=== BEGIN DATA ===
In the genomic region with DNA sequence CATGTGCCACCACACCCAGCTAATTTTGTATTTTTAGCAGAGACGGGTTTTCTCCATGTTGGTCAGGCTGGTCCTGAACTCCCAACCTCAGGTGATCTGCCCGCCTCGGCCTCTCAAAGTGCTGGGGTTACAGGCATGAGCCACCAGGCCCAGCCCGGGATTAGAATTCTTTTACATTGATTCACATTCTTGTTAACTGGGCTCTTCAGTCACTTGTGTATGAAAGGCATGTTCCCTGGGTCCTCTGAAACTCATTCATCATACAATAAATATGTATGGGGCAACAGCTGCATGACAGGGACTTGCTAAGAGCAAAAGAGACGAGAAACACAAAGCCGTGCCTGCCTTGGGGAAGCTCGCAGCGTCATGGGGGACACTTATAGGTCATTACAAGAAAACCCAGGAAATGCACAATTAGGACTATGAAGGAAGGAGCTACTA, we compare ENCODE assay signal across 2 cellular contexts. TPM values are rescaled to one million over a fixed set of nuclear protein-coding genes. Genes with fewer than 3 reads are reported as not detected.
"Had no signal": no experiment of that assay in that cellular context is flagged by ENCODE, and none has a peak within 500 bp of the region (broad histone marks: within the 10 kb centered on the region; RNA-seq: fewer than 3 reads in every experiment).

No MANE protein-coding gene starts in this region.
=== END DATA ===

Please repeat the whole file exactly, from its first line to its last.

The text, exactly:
In the genomic region with DNA sequence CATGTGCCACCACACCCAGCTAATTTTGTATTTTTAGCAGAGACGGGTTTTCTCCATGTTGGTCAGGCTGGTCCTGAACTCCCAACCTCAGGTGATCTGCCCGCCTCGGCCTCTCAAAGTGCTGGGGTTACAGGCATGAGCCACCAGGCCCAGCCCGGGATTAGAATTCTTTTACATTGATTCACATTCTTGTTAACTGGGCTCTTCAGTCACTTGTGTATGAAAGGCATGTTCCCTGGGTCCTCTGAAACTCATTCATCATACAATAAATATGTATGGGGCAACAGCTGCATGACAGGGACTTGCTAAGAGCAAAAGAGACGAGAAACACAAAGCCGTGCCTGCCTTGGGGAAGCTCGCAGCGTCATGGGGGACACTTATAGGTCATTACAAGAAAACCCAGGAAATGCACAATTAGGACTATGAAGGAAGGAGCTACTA, we compare ENCODE assay signal across 2 cellular contexts. TPM values are rescaled to one million over a fixed set of nuclear protein-coding genes. Genes with fewer than 3 reads are reported as not detected.
"Had no signal": no experiment of that assay in that cellular context is flagged by ENCODE, and none has a peak within 500 bp of the region (broad histone marks: within the 10 kb centered on the region; RNA-seq: fewer than 3 reads in every experiment).

No MANE protein-coding gene starts in this region.